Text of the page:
Two characters escort us on this trip; Englishman Phileas Fogg and his valet, Passepartout. Phileas Fogg is the epitome of an English gentleman. He has two obsessions; time and whist (a card game). While at the Reform Club, another great English institution, he becomes involved in a discussion with the other members about the time that it would take to go around the world. He states that it would be possible to complete this trip in eighty days and is willing to bet his fortune on being able to complete this trip. The bet is placed and the time noted and Phileas Fogg is off around the world, accompanied by Passepartout. In the book, Passepartout is a Frenchman but this is changed in the movie. The book spends its time on the adventures at each location reached, with some very long sections of the trip in kilometres being covered in little more than a couple of paragraphs.
This is in contrast to the film where the trip itself is a very large part of the action. In fact, for a film which runs for 174:38, it actually only contains about 30 minutes of storyline. The real impact of this film at the time was in its widescreen aspect ratio. Up to this point, films were presented at the standard Academy flat ratio (1.37:1). There was one other format (Cinerama), but this had severe limitations in that the width was made up of three separate screens each with their own projector. This left a couple of problems, the first being a dark line in between each image where they joined and the second being the requirement to use three cameras to film every scene.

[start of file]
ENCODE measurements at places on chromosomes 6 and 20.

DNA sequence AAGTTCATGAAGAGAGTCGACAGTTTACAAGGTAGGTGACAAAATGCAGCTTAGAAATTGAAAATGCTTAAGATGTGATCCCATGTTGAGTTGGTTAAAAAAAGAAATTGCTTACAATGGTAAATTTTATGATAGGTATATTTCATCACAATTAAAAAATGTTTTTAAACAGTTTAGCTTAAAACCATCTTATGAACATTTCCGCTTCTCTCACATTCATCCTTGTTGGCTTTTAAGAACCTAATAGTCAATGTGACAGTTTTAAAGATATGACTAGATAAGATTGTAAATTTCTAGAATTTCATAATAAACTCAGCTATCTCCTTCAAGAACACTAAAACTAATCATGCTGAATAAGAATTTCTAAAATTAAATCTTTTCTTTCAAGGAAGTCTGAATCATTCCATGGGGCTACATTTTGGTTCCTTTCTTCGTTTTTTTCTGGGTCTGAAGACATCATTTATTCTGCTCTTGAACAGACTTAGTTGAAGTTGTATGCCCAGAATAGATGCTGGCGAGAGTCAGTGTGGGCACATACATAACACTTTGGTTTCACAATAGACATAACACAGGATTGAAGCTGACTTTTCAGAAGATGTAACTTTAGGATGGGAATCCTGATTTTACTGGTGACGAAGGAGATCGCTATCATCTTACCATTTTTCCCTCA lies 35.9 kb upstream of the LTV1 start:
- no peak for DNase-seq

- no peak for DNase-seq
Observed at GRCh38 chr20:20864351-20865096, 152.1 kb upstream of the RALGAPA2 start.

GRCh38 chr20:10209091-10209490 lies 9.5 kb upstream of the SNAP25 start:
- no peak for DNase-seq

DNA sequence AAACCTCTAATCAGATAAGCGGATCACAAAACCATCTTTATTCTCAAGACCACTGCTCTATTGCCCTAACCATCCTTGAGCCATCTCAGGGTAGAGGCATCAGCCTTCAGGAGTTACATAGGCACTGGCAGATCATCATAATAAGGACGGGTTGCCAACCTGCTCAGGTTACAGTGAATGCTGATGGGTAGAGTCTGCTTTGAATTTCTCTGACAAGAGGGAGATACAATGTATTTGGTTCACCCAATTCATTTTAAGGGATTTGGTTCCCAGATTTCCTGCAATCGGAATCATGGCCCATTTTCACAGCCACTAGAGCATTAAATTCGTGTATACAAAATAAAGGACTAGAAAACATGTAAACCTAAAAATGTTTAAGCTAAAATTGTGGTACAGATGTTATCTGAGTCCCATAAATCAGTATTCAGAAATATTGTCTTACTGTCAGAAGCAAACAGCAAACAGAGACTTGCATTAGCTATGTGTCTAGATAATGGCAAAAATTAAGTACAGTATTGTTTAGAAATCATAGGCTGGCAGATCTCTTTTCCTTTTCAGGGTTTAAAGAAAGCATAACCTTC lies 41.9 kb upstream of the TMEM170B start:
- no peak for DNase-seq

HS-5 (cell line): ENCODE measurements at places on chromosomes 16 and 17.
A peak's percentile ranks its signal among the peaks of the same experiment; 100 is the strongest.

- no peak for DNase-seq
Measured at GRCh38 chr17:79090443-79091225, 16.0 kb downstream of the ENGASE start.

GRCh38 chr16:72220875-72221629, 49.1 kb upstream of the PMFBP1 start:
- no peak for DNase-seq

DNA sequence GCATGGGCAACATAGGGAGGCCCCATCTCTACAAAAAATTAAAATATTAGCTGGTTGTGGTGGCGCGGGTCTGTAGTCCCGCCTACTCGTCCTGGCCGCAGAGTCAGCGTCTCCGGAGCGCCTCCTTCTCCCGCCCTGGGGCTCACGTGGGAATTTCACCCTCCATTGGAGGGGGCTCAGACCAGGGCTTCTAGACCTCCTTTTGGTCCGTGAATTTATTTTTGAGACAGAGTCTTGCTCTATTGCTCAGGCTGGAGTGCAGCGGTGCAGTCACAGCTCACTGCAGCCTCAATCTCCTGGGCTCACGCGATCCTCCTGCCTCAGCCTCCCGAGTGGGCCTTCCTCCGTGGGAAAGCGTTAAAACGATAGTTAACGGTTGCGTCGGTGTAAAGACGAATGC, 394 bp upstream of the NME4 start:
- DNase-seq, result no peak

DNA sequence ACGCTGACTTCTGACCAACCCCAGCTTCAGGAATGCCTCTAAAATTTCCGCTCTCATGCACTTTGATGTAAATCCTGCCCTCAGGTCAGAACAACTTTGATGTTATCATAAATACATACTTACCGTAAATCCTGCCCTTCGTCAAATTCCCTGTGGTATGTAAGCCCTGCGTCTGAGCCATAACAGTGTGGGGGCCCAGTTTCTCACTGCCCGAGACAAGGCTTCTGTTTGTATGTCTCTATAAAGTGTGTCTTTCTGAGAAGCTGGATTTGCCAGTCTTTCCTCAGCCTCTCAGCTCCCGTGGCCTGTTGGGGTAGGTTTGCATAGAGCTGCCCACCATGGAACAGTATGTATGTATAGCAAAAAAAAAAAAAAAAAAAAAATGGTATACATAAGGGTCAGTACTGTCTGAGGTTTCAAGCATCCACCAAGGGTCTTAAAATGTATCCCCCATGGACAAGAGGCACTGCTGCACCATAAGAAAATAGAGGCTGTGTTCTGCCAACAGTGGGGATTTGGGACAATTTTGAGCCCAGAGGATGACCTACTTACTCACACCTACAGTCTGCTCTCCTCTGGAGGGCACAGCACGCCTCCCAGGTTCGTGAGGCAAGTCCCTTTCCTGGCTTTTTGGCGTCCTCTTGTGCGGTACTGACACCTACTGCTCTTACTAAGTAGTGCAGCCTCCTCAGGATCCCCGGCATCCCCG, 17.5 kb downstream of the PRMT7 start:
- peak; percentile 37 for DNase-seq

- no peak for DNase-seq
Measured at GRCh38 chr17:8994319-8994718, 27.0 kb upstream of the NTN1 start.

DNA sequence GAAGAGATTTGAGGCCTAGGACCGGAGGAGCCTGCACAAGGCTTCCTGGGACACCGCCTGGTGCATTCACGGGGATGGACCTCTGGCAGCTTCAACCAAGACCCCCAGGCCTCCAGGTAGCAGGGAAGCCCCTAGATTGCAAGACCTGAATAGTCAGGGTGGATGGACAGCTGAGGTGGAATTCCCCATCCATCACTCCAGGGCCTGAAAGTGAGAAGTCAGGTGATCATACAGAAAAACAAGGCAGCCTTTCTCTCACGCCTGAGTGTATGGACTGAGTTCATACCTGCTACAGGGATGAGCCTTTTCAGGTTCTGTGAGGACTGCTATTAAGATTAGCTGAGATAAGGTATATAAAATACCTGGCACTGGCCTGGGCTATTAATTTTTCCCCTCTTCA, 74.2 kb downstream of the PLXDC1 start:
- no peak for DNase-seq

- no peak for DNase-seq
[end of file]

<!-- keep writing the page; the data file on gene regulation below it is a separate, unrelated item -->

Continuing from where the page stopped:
The famous Mr Todd was unhappy with these limitations, and in combination with American Optics (thus the name of the process: Todd-AO), invented a new widescreen process, one that used a single camera and special lenses to capture a very wide image, somewhere around 2.20:1. On a side note, it was the incredible success of this film and the process that triggered competition to develop the Cinemascope process The image in the Todd-AO process is captured on 70mm film, with 65mm dedicated to image and the remaining 5mm used for the five channel sound system, which consisted of four speakers spread across the front of the theatre and a single surround channel.
Most of this film simply explores this new medium; there are wide sweeping shots of scenery which act as set piece demonstrations of what is little more than a travelogue. Of course, this is the perfect material to showcase this scenery - where else do you get more scenery than on a trip around the world, even if you are in a hurry? Of course, there was much ado about the number of film crews and the number of locations around the world that were visited. In actual fact, while the scenery shots were certainly filmed on location, the majority of the action actually took place on various back lots or sound stages around Hollywood.